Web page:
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Friday, August 18, 2006

When You Rule the Tools

About a week ago, I complained about our tendency as tech writers to become slaves to our tools. Tonight I provide a counter-example — what becomes possible when you, the technical writer, is in charge of the tools.

At work, we’re building a box with built-in Wi-Fi capabilities and routing. Since that’s a fairly well-explored theme, we contracted a company in Taiwan to supply the Wi-Fi router. Like most routers for home networks, this one provides a web-based interface to configure the box, with links to context-sensitive help and a global glossary. As it turned out, the help that they furnished us was already owned (copyrighted) by another company. Since I work under the same department as the people driving this particular product, they brought me a working prototype and asked me to rewrite the help.

I’d seen an earlier prototype a few months back, so I already knew what was there. This time, though, I hit “View Source” in the browser — and was presented with a mishmash of HTML and <script> tags. Digging a little deeper, I realized that every single string in the web interface was being written by ECMAScript (the polite name for JavaScript hockkkk, ptui aka JavaSchit). The strings were stored as variables in files called language.js and langcont.js. The names explained the method to their madness: translating the interface requires changing only two files instead of 30.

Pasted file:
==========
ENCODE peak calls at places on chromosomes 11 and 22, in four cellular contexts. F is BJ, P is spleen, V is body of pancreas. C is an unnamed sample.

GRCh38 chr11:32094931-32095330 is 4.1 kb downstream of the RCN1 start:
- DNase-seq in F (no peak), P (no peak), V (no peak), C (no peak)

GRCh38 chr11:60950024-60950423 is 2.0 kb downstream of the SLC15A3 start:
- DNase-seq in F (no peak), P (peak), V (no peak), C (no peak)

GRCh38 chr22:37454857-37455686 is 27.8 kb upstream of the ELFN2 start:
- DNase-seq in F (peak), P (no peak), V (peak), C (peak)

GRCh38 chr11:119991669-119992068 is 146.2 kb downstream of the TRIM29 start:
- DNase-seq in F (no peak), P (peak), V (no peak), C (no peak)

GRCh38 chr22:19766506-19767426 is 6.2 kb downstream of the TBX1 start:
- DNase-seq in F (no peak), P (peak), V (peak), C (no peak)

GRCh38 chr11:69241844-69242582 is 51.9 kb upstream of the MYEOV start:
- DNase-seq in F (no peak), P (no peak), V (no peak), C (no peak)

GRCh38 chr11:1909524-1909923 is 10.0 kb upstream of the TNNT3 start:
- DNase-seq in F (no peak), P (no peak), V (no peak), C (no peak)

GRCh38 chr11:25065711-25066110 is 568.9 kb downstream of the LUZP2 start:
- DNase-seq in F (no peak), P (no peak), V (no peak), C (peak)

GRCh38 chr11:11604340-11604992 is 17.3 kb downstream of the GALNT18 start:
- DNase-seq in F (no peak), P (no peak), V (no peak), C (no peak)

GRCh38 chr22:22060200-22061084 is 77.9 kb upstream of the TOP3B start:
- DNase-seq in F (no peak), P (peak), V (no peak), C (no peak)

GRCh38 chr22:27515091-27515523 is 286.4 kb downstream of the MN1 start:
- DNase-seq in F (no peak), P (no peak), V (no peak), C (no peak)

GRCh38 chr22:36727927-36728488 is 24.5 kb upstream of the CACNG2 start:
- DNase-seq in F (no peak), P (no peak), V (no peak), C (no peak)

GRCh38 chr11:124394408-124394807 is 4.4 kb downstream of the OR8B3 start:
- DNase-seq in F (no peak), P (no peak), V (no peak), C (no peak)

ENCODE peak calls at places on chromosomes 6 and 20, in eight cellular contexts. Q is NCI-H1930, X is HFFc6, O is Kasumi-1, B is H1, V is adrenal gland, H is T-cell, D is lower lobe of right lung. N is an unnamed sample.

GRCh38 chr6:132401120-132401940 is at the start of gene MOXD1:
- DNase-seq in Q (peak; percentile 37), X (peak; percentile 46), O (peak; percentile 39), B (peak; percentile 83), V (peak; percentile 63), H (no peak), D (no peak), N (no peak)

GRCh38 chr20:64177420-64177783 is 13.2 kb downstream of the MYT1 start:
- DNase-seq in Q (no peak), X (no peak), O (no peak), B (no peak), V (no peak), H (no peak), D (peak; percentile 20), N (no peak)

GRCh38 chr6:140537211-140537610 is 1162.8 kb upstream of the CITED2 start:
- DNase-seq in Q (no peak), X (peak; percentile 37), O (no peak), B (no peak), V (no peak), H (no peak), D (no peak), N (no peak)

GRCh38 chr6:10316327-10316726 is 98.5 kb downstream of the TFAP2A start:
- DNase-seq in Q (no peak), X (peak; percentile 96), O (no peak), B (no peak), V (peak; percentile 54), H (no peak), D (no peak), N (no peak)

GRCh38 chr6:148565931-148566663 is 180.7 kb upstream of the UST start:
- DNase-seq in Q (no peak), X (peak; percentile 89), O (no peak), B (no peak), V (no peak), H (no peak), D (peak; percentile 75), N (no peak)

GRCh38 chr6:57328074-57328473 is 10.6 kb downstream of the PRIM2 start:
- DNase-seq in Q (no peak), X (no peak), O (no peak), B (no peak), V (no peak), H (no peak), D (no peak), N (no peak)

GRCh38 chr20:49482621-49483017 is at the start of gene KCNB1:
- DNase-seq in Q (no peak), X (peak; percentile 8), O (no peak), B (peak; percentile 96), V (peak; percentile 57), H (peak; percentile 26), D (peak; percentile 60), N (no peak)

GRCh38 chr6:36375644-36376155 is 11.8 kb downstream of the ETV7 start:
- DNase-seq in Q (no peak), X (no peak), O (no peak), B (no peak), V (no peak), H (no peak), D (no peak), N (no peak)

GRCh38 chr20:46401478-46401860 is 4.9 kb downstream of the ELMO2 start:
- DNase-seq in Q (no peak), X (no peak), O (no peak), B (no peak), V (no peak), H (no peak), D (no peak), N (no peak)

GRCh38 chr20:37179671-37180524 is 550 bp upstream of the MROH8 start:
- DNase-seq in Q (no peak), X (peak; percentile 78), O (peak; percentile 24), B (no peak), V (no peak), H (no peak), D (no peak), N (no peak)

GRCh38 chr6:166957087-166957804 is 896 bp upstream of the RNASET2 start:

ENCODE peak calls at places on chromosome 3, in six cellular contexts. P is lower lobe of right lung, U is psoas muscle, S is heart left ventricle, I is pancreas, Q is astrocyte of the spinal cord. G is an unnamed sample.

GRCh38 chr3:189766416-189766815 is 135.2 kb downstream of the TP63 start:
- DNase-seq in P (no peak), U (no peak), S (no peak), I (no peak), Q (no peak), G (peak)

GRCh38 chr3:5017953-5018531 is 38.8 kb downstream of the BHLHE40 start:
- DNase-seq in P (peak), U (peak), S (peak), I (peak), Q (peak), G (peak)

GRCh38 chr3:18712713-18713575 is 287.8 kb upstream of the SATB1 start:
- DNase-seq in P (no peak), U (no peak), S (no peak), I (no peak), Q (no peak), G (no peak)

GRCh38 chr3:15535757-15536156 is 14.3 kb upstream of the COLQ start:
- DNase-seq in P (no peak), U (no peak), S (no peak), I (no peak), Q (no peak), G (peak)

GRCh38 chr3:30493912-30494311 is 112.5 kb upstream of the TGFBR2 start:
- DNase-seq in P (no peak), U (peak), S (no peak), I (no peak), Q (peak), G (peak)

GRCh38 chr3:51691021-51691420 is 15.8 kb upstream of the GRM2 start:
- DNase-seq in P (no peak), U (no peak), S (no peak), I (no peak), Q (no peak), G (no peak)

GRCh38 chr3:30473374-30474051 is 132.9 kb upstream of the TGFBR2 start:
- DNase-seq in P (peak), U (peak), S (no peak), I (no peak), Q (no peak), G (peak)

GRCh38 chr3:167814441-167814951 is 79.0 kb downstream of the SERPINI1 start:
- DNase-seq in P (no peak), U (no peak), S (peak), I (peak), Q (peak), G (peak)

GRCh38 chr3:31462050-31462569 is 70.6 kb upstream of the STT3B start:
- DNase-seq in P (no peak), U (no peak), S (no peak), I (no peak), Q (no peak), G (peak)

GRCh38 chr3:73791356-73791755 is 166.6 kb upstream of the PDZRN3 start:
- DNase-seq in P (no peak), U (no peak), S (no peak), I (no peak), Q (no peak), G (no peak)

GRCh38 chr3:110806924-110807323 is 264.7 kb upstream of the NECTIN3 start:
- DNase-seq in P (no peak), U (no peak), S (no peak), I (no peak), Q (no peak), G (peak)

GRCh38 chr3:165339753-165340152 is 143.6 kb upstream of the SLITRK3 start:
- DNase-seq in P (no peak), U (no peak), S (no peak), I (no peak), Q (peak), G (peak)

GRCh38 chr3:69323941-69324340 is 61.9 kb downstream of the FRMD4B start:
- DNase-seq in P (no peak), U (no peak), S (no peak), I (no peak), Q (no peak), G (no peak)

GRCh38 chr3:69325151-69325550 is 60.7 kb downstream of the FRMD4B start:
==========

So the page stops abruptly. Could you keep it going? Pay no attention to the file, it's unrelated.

Looking at the text itself, I was less than thrilled — we make stuff for cable companies; the help text talked about DSL and even ISDN, but not cable — and I had some better descriptions for other terms. The bolded term was run into the rest of the paragraph instead of broken out into a glossary-style list. I needed to add some cable-centric terms and remove the DSL- and ISDN-centric stuff.

So I fired up a text editor and got to work. It took all of five minutes for me to realize that I was going about it the wrong way. The string variables look like this:
h3='<b>Term</b> The definition…';

So if I wanted to add a new definition in between two existing ones, I’d have to either renumber everything following or create variables like h3_5 in between. Meanwhile, there was a corresponding <script> call in help.html:
<script language="javascript" type="text/javascript">dw(h3);</script>

To turn down the bloat a little, they had created dw as an alias for document.write. But the thing was, for every term I inserted or deleted in language.js, I’d have to make a corresponding fix in html.help. Since this is tedious, repetitive, kind of stuff — and I’m lazy — I decided to let the computer do the work for me. With a few global search and replace runs, I turned my text into HTML and then banged out a couple of scripts to transform it into the format needed by each file. It took an hour or so to get the scripts working, but I’d still be pounding on it if I had to do it by hand.

This is the kind of thing that you can’t do, or at least do easily, in Microsoft Weird or even FrameMaker. Even if it were possible, it wouldn’t be nearly as efficient. Sometimes, you even have to make tools to do a custom job on the spot. But when you rule the tools, the tools do the work for you so you can engage in some good old guilt-free slacking.

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